In radio engineering, an antenna (American English) or aerial (British English) is the interface between radio waves propagating through space and electric currents moving in metal conductors, used with a transmitter or receiver. In transmission, a radio transmitter supplies an electric current to the antenna's terminals, and the antenna radiates the energy from the current as electromagnetic waves (radio waves). In reception, an antenna intercepts some of the power of a radio wave in order to produce an electric current at its terminals, that is applied to a receiver to be amplified. Antennas are essential components of all radio equipment.
|Working principle||Electromagnetic radiation|
An antenna is an array of conductors (elements), electrically connected to the receiver or transmitter. Antennas can be designed to transmit and receive radio waves in all horizontal directions equally (omnidirectional antennas), or preferentially in a particular direction (directional, or high-gain, or "beam" antennas). An antenna may include components not connected to the transmitter, parabolic reflectors, horns, or parasitic elements, which serve to direct the radio waves into a beam or other desired radiation pattern. Strong directivity and good efficiency when transmitting are hard to achieve with antennas with dimensions that are much smaller than a half wavelength.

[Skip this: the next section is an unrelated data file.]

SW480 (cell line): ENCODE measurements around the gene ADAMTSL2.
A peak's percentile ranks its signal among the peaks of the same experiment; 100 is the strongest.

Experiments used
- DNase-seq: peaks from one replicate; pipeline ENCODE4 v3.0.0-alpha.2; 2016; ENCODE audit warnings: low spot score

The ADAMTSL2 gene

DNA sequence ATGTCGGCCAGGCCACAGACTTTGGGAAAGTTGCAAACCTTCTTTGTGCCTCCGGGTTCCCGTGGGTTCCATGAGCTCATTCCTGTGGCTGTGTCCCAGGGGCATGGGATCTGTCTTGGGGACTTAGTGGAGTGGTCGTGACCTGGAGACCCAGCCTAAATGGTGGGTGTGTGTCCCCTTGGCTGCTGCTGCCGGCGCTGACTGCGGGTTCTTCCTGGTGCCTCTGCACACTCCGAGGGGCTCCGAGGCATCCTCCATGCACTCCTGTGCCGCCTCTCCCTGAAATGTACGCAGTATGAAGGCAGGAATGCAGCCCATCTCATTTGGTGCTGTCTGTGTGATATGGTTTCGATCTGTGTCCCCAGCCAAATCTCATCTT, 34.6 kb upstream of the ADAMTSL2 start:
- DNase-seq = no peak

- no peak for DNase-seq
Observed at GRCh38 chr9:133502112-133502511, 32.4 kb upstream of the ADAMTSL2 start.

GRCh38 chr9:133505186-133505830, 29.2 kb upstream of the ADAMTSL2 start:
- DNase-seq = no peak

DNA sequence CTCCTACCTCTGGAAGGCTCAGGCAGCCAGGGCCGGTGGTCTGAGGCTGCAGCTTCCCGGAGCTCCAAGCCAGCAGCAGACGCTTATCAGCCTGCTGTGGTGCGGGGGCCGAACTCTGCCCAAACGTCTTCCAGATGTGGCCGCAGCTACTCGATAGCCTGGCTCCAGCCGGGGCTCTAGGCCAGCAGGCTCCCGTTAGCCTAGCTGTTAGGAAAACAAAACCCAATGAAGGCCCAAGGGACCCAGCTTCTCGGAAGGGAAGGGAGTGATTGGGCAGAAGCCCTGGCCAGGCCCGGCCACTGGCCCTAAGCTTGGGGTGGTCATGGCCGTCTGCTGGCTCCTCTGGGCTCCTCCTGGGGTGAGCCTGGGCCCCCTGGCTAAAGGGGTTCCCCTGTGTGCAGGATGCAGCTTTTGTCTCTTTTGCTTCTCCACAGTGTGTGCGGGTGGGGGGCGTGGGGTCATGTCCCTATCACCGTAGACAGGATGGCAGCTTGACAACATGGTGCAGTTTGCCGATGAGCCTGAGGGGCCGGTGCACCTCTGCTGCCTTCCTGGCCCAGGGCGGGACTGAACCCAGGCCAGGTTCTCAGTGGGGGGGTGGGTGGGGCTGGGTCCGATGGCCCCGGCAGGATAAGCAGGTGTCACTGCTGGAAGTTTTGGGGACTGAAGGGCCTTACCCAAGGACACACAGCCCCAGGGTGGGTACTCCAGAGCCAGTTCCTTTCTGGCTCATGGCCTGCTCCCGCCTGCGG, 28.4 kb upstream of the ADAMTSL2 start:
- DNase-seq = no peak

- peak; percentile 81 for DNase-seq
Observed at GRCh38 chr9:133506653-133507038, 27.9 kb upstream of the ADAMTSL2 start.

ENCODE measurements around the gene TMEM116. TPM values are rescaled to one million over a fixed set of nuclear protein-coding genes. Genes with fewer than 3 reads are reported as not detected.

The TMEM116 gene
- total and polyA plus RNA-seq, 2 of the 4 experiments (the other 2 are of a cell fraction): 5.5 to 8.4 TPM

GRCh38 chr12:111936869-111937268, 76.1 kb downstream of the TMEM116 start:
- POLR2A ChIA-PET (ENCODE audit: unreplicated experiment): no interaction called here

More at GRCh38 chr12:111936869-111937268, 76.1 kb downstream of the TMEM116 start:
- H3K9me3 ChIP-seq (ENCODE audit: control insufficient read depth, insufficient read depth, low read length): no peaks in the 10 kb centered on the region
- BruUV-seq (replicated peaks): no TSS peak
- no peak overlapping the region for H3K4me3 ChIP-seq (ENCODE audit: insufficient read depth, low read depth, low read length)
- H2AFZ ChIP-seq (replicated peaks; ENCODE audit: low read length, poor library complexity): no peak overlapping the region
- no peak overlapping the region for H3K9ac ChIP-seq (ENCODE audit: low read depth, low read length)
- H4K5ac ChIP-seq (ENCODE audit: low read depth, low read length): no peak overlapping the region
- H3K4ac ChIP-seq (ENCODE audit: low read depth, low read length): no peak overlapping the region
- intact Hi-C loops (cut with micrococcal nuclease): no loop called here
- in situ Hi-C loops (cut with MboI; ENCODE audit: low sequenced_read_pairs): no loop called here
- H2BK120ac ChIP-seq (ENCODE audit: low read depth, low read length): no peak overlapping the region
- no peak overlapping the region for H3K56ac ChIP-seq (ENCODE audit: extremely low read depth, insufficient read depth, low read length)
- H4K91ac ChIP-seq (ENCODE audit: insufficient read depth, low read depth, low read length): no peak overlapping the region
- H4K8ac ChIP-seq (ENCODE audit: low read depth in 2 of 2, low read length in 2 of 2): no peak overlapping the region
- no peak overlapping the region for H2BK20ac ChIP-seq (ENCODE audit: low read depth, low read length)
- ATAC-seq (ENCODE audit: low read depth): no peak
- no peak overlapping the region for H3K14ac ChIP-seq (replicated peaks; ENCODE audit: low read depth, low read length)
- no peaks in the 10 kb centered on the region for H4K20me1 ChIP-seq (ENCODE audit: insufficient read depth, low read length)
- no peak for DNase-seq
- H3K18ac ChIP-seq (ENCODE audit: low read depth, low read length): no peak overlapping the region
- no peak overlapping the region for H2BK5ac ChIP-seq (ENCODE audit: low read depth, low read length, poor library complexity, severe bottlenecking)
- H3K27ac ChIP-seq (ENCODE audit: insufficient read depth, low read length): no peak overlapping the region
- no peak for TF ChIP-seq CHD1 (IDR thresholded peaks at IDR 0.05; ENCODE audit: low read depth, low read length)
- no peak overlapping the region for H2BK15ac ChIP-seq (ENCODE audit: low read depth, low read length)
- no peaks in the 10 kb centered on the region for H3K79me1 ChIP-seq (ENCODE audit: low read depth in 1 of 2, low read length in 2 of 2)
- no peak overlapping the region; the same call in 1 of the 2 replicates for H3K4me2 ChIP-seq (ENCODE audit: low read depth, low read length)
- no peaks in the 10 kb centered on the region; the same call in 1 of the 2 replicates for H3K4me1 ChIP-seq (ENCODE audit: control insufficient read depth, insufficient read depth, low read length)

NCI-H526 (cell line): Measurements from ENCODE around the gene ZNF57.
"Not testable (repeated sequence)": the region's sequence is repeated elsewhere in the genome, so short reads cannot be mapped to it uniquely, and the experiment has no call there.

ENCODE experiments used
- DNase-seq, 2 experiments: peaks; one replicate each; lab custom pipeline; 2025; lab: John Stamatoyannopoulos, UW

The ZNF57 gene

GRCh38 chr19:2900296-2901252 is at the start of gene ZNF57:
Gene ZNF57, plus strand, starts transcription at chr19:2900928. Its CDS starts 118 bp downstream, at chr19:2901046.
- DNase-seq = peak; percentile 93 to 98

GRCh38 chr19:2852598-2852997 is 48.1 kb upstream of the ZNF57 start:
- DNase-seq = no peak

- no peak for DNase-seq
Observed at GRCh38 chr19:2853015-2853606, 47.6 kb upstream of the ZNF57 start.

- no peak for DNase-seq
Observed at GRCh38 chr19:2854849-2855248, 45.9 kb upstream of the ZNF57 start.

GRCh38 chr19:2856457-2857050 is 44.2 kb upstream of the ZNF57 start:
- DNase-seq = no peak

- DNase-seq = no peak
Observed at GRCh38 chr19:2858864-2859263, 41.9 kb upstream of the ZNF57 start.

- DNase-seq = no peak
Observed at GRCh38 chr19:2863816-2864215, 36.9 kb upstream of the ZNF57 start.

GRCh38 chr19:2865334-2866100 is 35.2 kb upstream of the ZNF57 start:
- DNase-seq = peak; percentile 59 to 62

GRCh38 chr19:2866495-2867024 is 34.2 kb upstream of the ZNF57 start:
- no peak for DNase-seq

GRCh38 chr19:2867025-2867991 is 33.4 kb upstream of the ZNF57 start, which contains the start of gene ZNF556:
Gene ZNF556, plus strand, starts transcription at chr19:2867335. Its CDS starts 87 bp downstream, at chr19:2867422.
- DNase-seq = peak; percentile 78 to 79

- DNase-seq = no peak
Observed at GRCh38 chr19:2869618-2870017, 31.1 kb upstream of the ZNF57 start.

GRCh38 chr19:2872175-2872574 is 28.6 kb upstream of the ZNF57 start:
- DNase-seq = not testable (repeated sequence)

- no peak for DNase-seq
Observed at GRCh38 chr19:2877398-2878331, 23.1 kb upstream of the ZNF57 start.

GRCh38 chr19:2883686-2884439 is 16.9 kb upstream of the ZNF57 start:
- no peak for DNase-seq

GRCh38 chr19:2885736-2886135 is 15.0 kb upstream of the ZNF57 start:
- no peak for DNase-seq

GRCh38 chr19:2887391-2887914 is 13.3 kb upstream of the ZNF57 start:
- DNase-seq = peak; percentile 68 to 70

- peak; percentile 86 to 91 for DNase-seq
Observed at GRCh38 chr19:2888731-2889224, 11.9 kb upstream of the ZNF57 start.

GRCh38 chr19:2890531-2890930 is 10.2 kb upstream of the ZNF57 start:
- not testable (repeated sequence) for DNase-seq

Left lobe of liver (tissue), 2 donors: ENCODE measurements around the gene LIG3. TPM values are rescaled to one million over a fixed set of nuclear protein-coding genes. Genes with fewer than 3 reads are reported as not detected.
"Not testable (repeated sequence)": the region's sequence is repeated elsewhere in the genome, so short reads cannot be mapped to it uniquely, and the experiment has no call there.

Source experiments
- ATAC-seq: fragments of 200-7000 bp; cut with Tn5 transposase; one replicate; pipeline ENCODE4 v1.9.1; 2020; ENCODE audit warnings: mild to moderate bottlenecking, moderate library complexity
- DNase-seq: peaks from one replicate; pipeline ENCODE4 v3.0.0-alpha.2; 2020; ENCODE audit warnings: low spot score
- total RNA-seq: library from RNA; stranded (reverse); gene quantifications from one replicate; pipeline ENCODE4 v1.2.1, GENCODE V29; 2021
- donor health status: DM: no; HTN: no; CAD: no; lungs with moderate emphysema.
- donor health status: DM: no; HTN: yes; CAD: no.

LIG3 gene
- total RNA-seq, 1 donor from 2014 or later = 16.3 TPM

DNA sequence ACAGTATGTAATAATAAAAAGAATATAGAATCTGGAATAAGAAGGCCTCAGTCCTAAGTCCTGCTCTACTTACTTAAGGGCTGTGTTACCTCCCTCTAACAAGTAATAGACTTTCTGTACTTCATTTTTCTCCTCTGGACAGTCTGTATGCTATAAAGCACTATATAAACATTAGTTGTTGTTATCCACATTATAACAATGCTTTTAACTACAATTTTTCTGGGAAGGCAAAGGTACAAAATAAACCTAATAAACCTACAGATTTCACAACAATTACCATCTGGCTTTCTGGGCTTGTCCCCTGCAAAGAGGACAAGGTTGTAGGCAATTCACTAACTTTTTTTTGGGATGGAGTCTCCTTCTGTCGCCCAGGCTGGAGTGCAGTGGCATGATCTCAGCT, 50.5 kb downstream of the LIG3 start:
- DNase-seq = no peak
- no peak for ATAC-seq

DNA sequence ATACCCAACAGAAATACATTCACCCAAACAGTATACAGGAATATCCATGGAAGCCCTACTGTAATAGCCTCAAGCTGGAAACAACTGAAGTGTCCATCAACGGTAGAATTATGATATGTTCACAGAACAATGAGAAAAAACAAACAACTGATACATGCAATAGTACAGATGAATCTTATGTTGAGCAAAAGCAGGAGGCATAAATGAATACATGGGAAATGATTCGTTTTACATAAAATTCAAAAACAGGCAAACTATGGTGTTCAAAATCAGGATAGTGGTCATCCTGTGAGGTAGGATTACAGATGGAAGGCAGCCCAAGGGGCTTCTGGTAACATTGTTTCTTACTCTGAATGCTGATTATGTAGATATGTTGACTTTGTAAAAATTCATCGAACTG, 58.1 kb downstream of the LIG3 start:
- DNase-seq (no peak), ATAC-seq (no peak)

The first antennas were built in 1888 by German physicist Heinrich Hertz in his pioneering experiments to prove the existence of waves predicted by the electromagnetic theory of James Clerk Maxwell. Hertz placed dipole antennas at the focal point of parabolic reflectors for both transmitting and receiving. Starting in 1895, Guglielmo Marconi began development of antennas practical for long-distance, wireless telegraphy, for which he received a Nobel Prize.